Chaco Canyon is a historical site and a religious place for many Pueblo and Navajo communities and has been within the sights of oil companies and the Trump Administration. The environmental impact it could have on families would be monumental and the state cannot sustainably operate on oil and gas. If Native communities did not exist or were not federally recognized, the arguments for cultural consultation and the respect for tribal sovereignty would not be included in the fight for renewable energy. The arguments about extraction at Mt. Taylor in 1979 had racism attached to it: “…they’re all on welfare, they use our tax dollars to demonstrate against our future.” The New Mexico Supreme Court ruled against Rayellen Resources and Destiny Capital, who filed a suit that said Mt. Taylor was too big to be maintained and should not be a protected site. Acoma Pueblo, along with other tribes and allies, fought against this suit and won.

The Trump Administration has questioned the validity of providing healthcare to Native peoples through Indian Health Services and has floated the idea of a work requirement for Medicaid while denying tribes’ requests for exemptions to this new rule, insinuating that Native peoples and tribal recognition is a new race preference. Texas v. Zinke is being closely watched all over the country because the case threatens to overturn the Indian Child Welfare Act (ICWA) which prioritizes placement of Native children within their own tribal communities– setting a dangerous precedent in the validity of Indian law and treaties between tribes and the federal government. This argument being made against ICWA is that it gives unfair preferential treatment to Native peoples, in violation of the Equal Protection Clause.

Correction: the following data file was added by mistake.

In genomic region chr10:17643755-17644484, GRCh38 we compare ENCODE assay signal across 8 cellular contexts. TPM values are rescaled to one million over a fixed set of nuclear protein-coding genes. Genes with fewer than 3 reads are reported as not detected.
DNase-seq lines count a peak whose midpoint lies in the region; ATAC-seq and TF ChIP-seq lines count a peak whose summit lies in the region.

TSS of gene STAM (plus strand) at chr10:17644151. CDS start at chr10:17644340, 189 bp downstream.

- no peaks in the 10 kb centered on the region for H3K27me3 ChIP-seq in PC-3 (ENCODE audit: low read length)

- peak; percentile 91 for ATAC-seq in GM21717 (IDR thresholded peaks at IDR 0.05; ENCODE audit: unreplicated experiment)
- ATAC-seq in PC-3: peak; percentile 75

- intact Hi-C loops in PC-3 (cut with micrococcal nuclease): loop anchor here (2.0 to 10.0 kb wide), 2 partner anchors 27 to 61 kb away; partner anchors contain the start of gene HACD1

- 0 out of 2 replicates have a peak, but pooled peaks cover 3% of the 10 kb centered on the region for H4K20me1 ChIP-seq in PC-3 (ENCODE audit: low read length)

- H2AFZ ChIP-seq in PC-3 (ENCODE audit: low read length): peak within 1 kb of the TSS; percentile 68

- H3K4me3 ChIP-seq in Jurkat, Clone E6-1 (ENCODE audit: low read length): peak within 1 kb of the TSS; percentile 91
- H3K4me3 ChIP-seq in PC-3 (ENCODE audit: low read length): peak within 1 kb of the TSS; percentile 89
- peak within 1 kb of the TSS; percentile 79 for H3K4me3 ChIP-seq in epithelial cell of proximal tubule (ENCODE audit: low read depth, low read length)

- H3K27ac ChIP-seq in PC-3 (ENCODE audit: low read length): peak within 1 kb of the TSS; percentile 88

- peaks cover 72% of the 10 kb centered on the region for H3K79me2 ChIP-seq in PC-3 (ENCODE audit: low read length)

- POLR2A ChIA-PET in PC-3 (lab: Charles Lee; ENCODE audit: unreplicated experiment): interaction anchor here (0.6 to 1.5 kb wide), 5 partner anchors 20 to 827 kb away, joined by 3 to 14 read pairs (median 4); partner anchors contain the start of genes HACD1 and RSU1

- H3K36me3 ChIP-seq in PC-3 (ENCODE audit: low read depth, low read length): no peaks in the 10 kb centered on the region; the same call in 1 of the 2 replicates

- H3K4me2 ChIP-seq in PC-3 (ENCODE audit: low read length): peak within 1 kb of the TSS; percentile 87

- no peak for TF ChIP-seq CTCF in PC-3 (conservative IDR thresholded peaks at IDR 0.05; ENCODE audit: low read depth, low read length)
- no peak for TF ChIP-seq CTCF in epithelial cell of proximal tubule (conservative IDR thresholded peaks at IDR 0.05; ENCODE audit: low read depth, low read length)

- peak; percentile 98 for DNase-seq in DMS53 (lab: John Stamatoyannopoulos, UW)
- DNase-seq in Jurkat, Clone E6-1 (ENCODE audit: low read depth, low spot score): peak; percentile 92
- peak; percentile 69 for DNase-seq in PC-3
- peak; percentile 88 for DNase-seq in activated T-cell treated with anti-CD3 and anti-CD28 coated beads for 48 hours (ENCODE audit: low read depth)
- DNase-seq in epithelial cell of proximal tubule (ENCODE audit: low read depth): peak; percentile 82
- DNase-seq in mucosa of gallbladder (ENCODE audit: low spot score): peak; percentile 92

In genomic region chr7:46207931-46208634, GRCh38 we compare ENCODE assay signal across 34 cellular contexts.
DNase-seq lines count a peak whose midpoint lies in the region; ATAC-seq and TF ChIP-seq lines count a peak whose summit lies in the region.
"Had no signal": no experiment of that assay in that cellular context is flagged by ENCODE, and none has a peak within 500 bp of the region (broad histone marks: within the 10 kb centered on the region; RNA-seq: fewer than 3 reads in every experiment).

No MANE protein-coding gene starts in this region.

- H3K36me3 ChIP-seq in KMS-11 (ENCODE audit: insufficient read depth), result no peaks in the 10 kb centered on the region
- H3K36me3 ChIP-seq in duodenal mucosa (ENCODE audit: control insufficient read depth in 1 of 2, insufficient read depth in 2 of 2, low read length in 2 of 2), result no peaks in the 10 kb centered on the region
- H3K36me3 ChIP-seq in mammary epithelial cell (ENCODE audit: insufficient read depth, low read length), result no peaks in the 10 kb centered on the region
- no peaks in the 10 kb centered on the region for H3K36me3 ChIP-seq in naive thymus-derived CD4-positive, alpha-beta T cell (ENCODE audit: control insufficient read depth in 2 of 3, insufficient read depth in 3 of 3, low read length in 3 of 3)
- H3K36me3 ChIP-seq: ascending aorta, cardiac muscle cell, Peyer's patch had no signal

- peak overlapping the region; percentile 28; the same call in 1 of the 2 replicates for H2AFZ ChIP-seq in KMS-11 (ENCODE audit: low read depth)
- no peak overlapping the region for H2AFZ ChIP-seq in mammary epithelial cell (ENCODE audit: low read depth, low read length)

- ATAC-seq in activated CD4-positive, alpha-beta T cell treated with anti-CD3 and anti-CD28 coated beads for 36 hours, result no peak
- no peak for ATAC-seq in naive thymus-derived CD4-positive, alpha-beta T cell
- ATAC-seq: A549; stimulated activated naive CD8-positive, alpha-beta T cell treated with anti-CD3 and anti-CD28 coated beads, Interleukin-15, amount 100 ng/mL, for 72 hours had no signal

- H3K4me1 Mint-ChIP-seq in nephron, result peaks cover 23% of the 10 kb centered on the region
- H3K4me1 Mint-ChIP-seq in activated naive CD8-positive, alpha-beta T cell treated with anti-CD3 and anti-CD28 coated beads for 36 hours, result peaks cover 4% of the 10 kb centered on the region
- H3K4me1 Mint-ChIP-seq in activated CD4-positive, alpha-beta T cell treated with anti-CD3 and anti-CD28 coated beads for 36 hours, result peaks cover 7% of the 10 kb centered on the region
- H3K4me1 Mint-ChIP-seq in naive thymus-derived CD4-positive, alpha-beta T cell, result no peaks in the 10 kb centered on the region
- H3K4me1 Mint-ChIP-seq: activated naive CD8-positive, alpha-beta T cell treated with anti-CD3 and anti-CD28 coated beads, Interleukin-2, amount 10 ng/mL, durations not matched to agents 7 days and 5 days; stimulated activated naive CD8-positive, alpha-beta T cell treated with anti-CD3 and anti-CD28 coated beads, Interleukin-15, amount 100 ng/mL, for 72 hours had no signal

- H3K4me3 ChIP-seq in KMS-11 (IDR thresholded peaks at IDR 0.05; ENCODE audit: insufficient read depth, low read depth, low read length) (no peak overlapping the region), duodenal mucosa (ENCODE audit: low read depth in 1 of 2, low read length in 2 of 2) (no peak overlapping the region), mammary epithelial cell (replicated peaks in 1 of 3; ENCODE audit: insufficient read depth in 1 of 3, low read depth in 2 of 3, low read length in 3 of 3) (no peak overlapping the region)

To think that blood quantum and membership are not intrinsically connected to extraction and land and water usage or the well being of Indigenous peoples is naive. While the concept of the blood quantum is nefarious, a constant battle for tribes nationwide, and the federal government can effectively deny recognition to a tribe, tribes do depend on membership to have any say in what happens to the well being of their people and their natural resources.

This week is Thanksgiving and it’s important to acknowledge the complicated and racist history we don’t associate with family time at the table, eating pumpkin pie. We will be celebrating “Separatists” who were fleeing “religious persecution” to impose a theocracy abroad. A fact-finding mission led by Massasoit (Wampanoag) after some settlers set off some cannons and shot some guns after a harvest led to some deer meat being shared. But tensions were still high after this incident and King Philip’s war ensued, which lasted three years. This war destroyed a dozen different Native communities. None of this is what we are taught in school; this history was whitewashed by Abraham Lincoln in his attempt to keep the peace during the Civil War, and Thanksgiving was created.

From this time on, a more rosy picture of the noble savage has been perpetuated throughout history- Natives are either the selfless peoples who shared their food and homes or they are the stubborn Indians who refuse to assimilate into modern society by giving up communal ways of living. This is a great time to educate ourselves about the unique relationships that tribes in New Mexico and nationwide have to the federal and state governments.

At ProgressNow New Mexico, we recognize that as progressives, we must work alongside Native communities to uplift the work already being done to reaffirm tribal sovereignty and hold our elected officials accountable when bills could pose a threat to the well being of Native families.